The Moon Bear (Ursus thibetanus)
Also known as the Asiatic Black Bear, the Moon Bear was recently in the news due to illegal wildlife trading. It is important to learn more about them and understand why so many people are hunting them. So why are they being hunted and trapped to near extinction? Let's find out!
Physical Description and Behavior
The Moon Bear's fur is black, with a dark brown muzzle and a light strip on their torso that goes from shoulder to shoulder. Adult bears are about 120–190 cm (47–75 in) in length. Males can weigh about 60–200 kg (130–440 lb) while females weigh much less at 40–125 kg (88–276 lb).
They live in family groups with both of the parents and up to two litters of young. When they travel, they do so from the tallest member of the family to the smallest and can spend upwards of 15% of their time in trees. Their time in trees is mainly used to search for food, hide from predators, and even hibernate. They are more able to climb than most other bear species and are even able to climb if both their hind legs are broken.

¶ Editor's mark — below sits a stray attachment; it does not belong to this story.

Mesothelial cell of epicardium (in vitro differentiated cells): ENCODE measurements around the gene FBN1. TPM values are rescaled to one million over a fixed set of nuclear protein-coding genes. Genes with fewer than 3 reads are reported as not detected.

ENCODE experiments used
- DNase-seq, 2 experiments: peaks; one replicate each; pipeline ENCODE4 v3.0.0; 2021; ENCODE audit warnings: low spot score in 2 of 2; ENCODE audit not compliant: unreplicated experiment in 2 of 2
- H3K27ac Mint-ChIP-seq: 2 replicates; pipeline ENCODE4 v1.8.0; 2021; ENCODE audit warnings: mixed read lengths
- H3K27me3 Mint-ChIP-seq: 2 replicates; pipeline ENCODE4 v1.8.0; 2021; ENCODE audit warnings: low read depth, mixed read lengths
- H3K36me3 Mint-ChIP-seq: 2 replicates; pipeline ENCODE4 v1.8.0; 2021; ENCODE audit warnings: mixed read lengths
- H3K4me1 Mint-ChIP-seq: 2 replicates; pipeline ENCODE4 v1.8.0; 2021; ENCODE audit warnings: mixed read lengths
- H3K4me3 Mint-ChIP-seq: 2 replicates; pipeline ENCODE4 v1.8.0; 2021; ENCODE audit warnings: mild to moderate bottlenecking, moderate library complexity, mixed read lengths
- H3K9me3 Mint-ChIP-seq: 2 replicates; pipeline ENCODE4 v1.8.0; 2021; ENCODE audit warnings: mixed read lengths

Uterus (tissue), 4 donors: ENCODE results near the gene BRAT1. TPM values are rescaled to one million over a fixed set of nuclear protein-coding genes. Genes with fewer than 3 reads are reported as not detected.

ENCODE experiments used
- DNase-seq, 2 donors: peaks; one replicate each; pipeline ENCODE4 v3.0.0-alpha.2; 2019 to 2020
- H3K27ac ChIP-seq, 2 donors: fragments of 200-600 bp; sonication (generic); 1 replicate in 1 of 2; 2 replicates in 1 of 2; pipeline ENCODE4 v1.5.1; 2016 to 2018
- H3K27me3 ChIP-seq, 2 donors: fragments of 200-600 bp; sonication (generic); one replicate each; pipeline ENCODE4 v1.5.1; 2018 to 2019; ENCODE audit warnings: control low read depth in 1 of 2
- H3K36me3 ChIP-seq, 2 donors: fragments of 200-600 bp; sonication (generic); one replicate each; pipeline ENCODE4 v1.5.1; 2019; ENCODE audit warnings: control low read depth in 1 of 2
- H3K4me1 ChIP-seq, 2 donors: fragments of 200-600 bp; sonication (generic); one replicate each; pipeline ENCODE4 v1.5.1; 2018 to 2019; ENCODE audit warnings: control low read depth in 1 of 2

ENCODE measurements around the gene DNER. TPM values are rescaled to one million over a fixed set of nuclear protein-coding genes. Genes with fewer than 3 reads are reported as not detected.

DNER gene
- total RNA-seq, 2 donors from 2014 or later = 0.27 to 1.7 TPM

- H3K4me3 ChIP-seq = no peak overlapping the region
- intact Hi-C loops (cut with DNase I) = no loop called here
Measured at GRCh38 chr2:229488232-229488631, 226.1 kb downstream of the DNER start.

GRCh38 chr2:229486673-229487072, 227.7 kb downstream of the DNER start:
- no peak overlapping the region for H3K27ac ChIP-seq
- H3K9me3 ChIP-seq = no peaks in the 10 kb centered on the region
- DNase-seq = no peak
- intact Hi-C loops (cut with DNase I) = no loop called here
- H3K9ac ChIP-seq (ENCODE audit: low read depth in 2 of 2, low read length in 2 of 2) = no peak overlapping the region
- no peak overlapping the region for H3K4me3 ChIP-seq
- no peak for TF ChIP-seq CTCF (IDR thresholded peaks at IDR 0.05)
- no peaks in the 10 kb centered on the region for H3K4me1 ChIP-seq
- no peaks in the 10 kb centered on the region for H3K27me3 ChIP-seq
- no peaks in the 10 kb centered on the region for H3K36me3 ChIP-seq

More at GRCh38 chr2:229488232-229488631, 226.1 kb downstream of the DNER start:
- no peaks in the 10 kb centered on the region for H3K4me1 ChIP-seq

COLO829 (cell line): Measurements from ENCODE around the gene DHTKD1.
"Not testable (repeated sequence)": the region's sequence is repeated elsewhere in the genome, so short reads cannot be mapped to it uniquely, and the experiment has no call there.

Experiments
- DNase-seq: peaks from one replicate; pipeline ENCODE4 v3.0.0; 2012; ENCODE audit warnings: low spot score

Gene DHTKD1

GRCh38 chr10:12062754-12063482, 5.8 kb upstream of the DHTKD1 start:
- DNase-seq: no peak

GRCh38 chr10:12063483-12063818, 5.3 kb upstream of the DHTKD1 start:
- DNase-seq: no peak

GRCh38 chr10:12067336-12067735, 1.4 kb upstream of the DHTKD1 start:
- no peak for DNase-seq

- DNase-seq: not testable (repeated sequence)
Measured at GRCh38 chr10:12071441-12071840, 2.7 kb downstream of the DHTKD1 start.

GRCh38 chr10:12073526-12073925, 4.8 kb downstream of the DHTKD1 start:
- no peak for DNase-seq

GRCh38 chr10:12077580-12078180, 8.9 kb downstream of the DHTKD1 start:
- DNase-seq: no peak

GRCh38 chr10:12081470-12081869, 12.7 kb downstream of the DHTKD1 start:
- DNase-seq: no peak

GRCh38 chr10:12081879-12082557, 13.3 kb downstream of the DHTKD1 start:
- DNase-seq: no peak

Moon Bears are omnivorous. They eat insects, termites, carrion, eggs, mushrooms, grass, fruits, seeds, honey, acorns, grains, and more. Or basically, anything that is available for them to eat. Despite this, the vast majority of their diet is plant-based. They only hunt or eat carrion when there are no other options available.
Habitat and Location
It is considered to be Vulnerable according to the IUCN Red List. This is due to their rapidly decreasing population as a result of logging, habitat loss, and hunting. It is hunted often for its pelt, as well as its gallbladder in order to extract bile. Bear bile is seen as a folk medicine in some places, and many bears are hunted specifically for this bile.
They are found over a fairly wide area of Southern Asia. In many places, they are extinct but are still found in China, Bangladesh, Korea, and more.
Learn more about this bear and more with this video from MinuteEarth